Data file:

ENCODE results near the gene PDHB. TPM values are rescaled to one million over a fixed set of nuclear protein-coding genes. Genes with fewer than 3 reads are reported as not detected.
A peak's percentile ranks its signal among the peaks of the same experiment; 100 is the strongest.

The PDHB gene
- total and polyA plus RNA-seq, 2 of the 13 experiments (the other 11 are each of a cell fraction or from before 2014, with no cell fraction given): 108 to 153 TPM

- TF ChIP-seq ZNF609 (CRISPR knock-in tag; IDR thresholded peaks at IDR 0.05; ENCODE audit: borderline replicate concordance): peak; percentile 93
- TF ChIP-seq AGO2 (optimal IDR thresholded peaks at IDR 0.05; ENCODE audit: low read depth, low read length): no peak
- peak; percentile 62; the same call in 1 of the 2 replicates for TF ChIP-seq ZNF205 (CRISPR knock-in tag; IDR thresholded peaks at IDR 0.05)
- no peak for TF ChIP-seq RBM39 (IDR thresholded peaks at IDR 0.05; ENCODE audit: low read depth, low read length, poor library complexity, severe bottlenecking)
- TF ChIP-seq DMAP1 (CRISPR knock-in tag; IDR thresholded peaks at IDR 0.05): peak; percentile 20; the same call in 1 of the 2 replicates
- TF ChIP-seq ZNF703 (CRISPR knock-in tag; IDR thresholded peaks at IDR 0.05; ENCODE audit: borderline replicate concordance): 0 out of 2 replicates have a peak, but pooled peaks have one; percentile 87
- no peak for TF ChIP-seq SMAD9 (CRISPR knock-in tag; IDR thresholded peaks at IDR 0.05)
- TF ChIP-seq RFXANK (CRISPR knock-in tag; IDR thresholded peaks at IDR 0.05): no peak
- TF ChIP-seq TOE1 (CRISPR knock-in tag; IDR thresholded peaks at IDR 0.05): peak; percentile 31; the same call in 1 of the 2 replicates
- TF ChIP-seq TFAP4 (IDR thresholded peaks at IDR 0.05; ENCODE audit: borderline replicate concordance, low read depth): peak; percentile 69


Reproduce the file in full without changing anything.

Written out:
ENCODE results near the gene PDHB. TPM values are rescaled to one million over a fixed set of nuclear protein-coding genes. Genes with fewer than 3 reads are reported as not detected.
A peak's percentile ranks its signal among the peaks of the same experiment; 100 is the strongest.

The PDHB gene
- total and polyA plus RNA-seq, 2 of the 13 experiments (the other 11 are each of a cell fraction or from before 2014, with no cell fraction given): 108 to 153 TPM

- TF ChIP-seq ZNF609 (CRISPR knock-in tag; IDR thresholded peaks at IDR 0.05; ENCODE audit: borderline replicate concordance): peak; percentile 93
- TF ChIP-seq AGO2 (optimal IDR thresholded peaks at IDR 0.05; ENCODE audit: low read depth, low read length): no peak
- peak; percentile 62; the same call in 1 of the 2 replicates for TF ChIP-seq ZNF205 (CRISPR knock-in tag; IDR thresholded peaks at IDR 0.05)
- no peak for TF ChIP-seq RBM39 (IDR thresholded peaks at IDR 0.05; ENCODE audit: low read depth, low read length, poor library complexity, severe bottlenecking)
- TF ChIP-seq DMAP1 (CRISPR knock-in tag; IDR thresholded peaks at IDR 0.05): peak; percentile 20; the same call in 1 of the 2 replicates
- TF ChIP-seq ZNF703 (CRISPR knock-in tag; IDR thresholded peaks at IDR 0.05; ENCODE audit: borderline replicate concordance): 0 out of 2 replicates have a peak, but pooled peaks have one; percentile 87
- no peak for TF ChIP-seq SMAD9 (CRISPR knock-in tag; IDR thresholded peaks at IDR 0.05)
- TF ChIP-seq RFXANK (CRISPR knock-in tag; IDR thresholded peaks at IDR 0.05): no peak
- TF ChIP-seq TOE1 (CRISPR knock-in tag; IDR thresholded peaks at IDR 0.05): peak; percentile 31; the same call in 1 of the 2 replicates
- TF ChIP-seq TFAP4 (IDR thresholded peaks at IDR 0.05; ENCODE audit: borderline replicate concordance, low read depth): peak; percentile 69